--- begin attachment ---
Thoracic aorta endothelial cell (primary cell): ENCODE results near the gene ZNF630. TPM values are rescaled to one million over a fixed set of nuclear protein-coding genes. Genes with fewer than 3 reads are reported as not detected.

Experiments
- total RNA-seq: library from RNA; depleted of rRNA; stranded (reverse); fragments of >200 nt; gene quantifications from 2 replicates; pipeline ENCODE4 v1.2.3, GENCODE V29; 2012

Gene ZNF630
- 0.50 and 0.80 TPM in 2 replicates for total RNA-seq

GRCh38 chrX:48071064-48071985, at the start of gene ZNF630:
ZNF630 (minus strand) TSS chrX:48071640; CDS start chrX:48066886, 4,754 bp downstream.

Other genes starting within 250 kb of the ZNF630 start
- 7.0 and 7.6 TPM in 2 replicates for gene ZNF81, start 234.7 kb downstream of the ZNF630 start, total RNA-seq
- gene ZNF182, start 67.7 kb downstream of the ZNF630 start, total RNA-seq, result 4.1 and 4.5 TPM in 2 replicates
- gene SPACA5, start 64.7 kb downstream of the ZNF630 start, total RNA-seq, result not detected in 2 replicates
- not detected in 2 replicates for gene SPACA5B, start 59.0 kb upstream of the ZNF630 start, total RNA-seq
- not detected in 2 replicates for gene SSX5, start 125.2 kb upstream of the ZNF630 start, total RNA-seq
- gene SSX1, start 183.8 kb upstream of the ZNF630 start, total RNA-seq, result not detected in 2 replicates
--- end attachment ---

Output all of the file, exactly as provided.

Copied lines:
Thoracic aorta endothelial cell (primary cell): ENCODE results near the gene ZNF630. TPM values are rescaled to one million over a fixed set of nuclear protein-coding genes. Genes with fewer than 3 reads are reported as not detected.

Experiments
- total RNA-seq: library from RNA; depleted of rRNA; stranded (reverse); fragments of >200 nt; gene quantifications from 2 replicates; pipeline ENCODE4 v1.2.3, GENCODE V29; 2012

Gene ZNF630
- 0.50 and 0.80 TPM in 2 replicates for total RNA-seq

GRCh38 chrX:48071064-48071985, at the start of gene ZNF630:
ZNF630 (minus strand) TSS chrX:48071640; CDS start chrX:48066886, 4,754 bp downstream.

Other genes starting within 250 kb of the ZNF630 start
- 7.0 and 7.6 TPM in 2 replicates for gene ZNF81, start 234.7 kb downstream of the ZNF630 start, total RNA-seq
- gene ZNF182, start 67.7 kb downstream of the ZNF630 start, total RNA-seq, result 4.1 and 4.5 TPM in 2 replicates
- gene SPACA5, start 64.7 kb downstream of the ZNF630 start, total RNA-seq, result not detected in 2 replicates
- not detected in 2 replicates for gene SPACA5B, start 59.0 kb upstream of the ZNF630 start, total RNA-seq
- not detected in 2 replicates for gene SSX5, start 125.2 kb upstream of the ZNF630 start, total RNA-seq
- gene SSX1, start 183.8 kb upstream of the ZNF630 start, total RNA-seq, result not detected in 2 replicates